Sunday, January 2, 2011

Constable 7

Here is a Constable of a boat being built next to the Flatford mill. I get some really great stuff via e-mail, a reader sent me a photo taken on a trip to Constable country that shows the location of the subject. That is below.
The dry dock has been filled in over the years with trash so it is not as deep as it was in Constables day, but evidently the stocks on which the boats were built are original. I am always interested in seeing the location of great paintings. I guess there were bigger trees across the river back then, but other than that, not much seems to have been changed.This boatyard was owned by John's father.

Constable made a drawing of the site in 1814 and the painting is based on that. A contemporary quoted Constable as having said this painting was made on the location. But it certainly must have been worked on in the studio too, at least it looks like it. The painting is dated 1815.

Above is a Constable drawing. I can't find an image of the boat building drawing, however this will serve as an example of the kind of preparatory drawings that Constable made.

Here is a partly finished Constable painting that will give some idea of his working manner. What it looks like to me is this. The canvas has been toned to a burnt sienna or red ocher color.

Here is a closeup of that. I wish I had a better image for you but that's what I have. This is certainly a studio piece as I suspect virtually all of his paintings are despite the popular description of him as having worked outside in plein air. That seems to have been for research for studio paintings and most of that appears to me to have been done in pencil. I have an old book with maybe a hundred carefully made pencil studies for paintings by Constable. This method would have been in keeping with how paintings were commonly made in that era. More on this tomorrow.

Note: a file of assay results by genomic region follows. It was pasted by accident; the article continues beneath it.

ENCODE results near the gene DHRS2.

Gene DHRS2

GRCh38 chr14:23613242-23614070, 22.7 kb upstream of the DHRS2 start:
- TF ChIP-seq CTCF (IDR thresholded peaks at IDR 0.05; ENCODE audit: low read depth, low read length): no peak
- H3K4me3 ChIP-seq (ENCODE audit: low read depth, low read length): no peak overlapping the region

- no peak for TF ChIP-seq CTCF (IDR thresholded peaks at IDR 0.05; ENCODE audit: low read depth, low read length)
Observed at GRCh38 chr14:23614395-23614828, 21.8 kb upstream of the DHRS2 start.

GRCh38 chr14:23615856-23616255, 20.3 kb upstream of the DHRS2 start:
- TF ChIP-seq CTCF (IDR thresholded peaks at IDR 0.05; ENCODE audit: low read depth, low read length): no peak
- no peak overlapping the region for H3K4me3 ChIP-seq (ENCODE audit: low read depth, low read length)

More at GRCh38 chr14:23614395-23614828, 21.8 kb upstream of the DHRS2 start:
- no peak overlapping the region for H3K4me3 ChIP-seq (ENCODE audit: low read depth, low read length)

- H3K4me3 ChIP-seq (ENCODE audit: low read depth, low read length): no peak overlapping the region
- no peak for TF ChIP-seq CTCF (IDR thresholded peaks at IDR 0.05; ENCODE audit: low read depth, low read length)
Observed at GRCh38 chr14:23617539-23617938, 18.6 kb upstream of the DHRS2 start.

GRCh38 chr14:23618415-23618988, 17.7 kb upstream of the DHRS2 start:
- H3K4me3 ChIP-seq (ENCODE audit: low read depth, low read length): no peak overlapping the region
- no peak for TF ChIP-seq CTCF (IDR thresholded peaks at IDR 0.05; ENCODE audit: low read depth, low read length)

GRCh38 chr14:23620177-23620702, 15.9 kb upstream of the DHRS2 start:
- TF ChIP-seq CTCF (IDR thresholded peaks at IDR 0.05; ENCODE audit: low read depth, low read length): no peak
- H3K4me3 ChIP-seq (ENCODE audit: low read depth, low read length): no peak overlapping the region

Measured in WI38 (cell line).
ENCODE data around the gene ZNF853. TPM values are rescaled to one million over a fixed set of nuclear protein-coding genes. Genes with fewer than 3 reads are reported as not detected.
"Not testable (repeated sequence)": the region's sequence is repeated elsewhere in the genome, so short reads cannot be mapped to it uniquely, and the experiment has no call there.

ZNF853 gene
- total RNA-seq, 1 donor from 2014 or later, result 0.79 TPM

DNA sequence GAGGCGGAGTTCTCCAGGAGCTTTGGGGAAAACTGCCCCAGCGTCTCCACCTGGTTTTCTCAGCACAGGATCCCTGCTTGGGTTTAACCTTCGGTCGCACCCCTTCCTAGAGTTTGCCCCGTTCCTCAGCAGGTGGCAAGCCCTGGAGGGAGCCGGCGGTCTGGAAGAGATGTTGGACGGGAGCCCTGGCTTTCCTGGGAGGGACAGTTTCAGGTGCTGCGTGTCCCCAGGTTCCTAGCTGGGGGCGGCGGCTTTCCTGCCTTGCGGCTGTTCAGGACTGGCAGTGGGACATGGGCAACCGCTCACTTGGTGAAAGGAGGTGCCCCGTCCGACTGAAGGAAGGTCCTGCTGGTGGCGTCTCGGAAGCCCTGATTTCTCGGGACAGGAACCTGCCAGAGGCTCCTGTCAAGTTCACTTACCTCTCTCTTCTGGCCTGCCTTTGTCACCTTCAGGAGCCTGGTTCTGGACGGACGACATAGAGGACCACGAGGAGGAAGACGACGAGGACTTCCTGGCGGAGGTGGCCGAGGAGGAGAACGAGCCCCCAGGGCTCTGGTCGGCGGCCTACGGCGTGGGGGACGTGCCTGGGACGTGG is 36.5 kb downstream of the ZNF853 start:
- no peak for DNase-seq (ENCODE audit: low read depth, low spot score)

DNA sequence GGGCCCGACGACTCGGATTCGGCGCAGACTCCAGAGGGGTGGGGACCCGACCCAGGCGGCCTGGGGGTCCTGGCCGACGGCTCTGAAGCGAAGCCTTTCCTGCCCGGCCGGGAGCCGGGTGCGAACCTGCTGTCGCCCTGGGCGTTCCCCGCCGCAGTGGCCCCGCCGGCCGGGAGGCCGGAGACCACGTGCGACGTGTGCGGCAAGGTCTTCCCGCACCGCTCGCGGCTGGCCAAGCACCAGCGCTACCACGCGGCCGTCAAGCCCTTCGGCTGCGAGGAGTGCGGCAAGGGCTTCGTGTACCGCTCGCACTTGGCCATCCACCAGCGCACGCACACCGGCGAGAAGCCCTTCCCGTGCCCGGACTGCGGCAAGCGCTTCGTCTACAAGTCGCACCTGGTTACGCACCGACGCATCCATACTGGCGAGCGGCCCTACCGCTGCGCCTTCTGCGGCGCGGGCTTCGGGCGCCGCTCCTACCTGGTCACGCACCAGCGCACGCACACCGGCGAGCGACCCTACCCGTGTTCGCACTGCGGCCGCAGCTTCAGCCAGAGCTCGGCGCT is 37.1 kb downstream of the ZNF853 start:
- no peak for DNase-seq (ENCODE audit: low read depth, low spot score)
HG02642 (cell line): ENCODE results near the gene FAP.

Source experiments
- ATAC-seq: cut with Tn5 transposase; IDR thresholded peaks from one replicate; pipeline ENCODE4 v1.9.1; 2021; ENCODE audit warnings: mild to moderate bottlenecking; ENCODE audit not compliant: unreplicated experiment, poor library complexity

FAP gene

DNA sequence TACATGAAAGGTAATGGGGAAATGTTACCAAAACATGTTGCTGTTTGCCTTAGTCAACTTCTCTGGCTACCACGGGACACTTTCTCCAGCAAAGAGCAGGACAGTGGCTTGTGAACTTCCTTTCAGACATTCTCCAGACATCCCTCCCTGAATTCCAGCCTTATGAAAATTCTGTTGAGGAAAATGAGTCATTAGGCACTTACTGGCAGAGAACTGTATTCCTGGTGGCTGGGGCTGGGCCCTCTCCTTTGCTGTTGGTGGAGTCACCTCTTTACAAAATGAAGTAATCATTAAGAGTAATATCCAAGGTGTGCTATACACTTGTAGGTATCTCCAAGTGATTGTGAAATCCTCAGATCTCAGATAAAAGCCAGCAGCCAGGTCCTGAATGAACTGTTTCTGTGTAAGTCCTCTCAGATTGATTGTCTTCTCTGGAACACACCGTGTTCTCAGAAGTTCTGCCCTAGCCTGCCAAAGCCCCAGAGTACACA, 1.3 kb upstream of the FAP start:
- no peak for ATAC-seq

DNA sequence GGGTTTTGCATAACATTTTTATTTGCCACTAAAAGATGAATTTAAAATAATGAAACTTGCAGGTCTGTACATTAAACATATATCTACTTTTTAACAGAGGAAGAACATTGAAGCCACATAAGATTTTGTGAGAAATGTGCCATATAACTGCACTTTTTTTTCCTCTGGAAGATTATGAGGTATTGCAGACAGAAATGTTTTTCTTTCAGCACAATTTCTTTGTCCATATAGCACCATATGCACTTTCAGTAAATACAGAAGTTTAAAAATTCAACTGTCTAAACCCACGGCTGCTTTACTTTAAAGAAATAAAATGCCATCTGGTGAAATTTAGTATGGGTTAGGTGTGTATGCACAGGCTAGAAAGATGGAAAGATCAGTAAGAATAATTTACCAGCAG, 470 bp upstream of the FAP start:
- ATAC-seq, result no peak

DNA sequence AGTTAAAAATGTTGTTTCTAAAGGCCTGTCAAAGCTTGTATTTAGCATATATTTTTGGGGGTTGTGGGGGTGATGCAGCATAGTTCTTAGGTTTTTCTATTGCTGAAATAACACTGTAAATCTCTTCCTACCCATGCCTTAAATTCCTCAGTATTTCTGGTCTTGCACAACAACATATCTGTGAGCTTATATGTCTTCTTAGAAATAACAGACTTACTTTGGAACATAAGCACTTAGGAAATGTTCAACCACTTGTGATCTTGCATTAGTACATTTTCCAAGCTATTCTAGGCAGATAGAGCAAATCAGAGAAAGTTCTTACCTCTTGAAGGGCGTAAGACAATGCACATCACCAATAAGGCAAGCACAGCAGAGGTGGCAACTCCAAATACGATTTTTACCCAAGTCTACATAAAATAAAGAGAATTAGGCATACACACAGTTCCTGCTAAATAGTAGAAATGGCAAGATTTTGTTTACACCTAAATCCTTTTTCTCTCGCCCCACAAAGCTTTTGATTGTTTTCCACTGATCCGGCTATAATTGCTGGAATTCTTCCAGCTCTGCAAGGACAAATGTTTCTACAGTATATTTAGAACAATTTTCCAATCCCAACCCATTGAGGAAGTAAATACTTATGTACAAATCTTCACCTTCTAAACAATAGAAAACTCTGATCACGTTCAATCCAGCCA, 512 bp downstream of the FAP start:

15 comments:

Deborah Paris said...

Name of the book, please!

Stapleton Kearns said...

Deborah;
The book is:
Constable: paintings,watercolours and drawings.
Published by the Tate Gallery

by Leslie Parris
Ian Fleming-Williams
Conal Shields
1976

isbn# 0905005 15 5

Deb said...

Off topic, but have been devouring James Gurney's excellent book. Did you know you have a cameo appearance in it? Well, you are mentioned. Now I will have to get your autograph as well as James'!!
Happy New Year. (6 below zero here and our pipes froze)

Bernie's Art said...

The V&A museum usually has a selection of his notebooks on display.

The print and drawing room at Tate Britain has a large selection of his drawings and watercolours which one can see on request. A wonderful place to visit, but you must make an appointment. The Turner collection is superb.

Bob Carter said...

I love seeing incomplete paintings like this from famous artists for what they reveal about working methods. Any idea why this one was abandoned? Aside from the big tree kissing the rabbet, it's a very effective composition. The sky out-lorrain's Lorrain. From the reproduction it seems he brought much of it to a near-final state (especially the sky), except for the tree and the forground.